Shapiro spent the summer of 1954 at Bell Laboratories in Murray Hill, New Jersey where, in collaboration with Karel de Leeuw, Ed Moore, and Claude Shannon, he investigated the question of whether providing a Turing machine augmented with an oracle machine producing an infinite sequence of random events (like the tosses of a fair coin) would enable the machine to output a non-computable sequence. The well-known efficacy of Monte Carlo methods might have led one to think otherwise, but the result was negative. Stated precisely:
- An infinite string, S, on a finite alphabet is computable if it can be output with probability one by a Turing machine augmented by an oracle machine giving an infinite sequence of equal-probability zeroes and ones.
Moreover, the result continues to hold if the output probability is any positive number, and the probability of an oracle machine inquiry yielding 1 is any computable real number.
Shapiro obtained a BS in Mathematics at University of Illinois in 1952. Shapiro obtained his Ph.D from Princeton University in 1955 under the advisorship of Alonzo Church. In 1955, as a Princeton PhD student, Shapiro coined the phrase "strong reducibility" for a computability theory currently called the many-one reduction. His thesis was titled Degrees of Computability and was published in 1958.
Shapiro was a leading mathematician and computer scientist at the RAND Corporation think tank from 1959 until 1999. In the late 1960s and early 1970s Shapiro was the lead designer of one of the first computer-based mapping and cartography systems.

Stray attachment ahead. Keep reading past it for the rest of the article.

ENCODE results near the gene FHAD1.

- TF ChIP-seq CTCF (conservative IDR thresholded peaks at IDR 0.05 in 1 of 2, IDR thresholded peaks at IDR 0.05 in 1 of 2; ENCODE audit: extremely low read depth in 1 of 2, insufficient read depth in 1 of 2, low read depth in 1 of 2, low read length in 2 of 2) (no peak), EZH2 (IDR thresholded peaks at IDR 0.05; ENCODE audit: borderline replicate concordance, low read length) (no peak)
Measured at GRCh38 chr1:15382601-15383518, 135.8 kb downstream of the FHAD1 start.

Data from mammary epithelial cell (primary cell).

In 1972, Norman Z. Shapiro was a creative lead in his essays on e-mail etiquette, introducing concepts that were rarely considered until over 15 years later. His work may be the first substantial writing about netiquette. The primary essay was "Toward an Ethics and Etiquette for Electronic Mail".
In the 1970s through 1990s Shapiro developed many new and unique contributions to computer science, mathematics, and modeling. One contribution was his co-invention of a new programming language called Abel (later called RAND-ABEL). This was certainly not the first A.I. style simulation language to look and read like English. It was more clear and readable by non-programmers than its predecessors, but the main innovation was the execution as code of tables that read to the human like any normal table one would find in a magazine article or essay. The ABEL compiler uses these "English" tables in multiple ways: as data values, as a decision tree, or as a complex conditional and value setting function. This was the first time natural language tables have been machine-executed in this manner.
Shapiro has written extensively on databases and privacy, the effects of automation on the court system, the future of automation, and on topics in mathematics, chemistry, and biology. Much of his work is available as full text PDFs at no charge from the publisher, RAND Corporation.
- K. de Leeuw, E.F. Moore, C.E. Shannon, and N. Shapiro, "Computability by Probabilistic Machines." Automata Studies, Shannon, C. and J. McCarthy, eds., Princeton University Press 1956, pp. 183-212.
- Norman Shapiro at the Mathematics Genealogy Project
- Anderson, Robert H., Norman Shapiro, Tora K. Bikson and Phyllis Kantar. "The Design of the MH Mail System". Santa Monica, CA: RAND Corporation, 1989. https://www.rand.org/pubs/notes/N3017. Also available in print form.
- Shapiro, Norman and Robert H. Anderson. "Toward an Ethics and Etiquette for Electronic Mail". Santa Monica, CA: RAND Corporation, 1985. https://www.rand.org/pubs/reports/R3283. Also available in print form.